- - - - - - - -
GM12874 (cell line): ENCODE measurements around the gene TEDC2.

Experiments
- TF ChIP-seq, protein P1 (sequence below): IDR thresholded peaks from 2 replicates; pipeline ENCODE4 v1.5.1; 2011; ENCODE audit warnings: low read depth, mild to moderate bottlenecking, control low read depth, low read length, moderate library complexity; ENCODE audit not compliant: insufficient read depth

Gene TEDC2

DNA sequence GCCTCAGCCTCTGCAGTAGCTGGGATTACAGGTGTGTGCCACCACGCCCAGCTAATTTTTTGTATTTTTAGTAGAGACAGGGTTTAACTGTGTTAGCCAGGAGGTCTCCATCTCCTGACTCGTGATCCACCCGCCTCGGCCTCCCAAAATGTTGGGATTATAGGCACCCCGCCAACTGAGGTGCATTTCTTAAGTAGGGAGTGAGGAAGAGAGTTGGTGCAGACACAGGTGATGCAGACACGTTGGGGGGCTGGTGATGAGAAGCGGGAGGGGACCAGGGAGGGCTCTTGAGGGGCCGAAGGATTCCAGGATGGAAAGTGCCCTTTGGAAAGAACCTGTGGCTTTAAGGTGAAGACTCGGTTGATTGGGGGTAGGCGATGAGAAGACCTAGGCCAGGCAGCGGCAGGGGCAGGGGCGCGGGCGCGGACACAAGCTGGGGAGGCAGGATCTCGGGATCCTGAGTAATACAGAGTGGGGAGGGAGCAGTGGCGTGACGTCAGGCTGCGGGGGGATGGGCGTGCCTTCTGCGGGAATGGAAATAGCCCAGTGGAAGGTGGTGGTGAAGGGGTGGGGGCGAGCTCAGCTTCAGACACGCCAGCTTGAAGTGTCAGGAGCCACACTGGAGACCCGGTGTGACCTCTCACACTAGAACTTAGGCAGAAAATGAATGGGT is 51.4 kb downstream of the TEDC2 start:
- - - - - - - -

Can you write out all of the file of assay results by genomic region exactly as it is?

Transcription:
GM12874 (cell line): ENCODE measurements around the gene TEDC2.

Experiments
- TF ChIP-seq, protein P1 (sequence below): IDR thresholded peaks from 2 replicates; pipeline ENCODE4 v1.5.1; 2011; ENCODE audit warnings: low read depth, mild to moderate bottlenecking, control low read depth, low read length, moderate library complexity; ENCODE audit not compliant: insufficient read depth

Gene TEDC2

DNA sequence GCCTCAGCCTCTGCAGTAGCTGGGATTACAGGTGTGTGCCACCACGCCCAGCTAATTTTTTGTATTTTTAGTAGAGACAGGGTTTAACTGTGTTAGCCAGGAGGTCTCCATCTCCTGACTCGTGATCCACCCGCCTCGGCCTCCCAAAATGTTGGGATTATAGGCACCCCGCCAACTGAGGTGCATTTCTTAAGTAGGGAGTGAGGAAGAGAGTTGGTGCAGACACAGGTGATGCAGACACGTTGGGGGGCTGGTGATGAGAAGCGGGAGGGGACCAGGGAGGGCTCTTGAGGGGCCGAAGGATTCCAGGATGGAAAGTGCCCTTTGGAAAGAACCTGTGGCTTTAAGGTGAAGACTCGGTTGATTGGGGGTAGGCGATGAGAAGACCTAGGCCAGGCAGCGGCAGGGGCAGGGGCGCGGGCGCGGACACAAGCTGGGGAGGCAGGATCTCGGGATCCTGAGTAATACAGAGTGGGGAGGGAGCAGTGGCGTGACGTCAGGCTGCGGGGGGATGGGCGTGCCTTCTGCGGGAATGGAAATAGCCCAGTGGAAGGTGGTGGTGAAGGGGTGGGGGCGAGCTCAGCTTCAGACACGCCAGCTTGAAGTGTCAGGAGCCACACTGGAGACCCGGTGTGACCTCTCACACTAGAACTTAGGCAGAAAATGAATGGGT is 51.4 kb downstream of the TEDC2 start: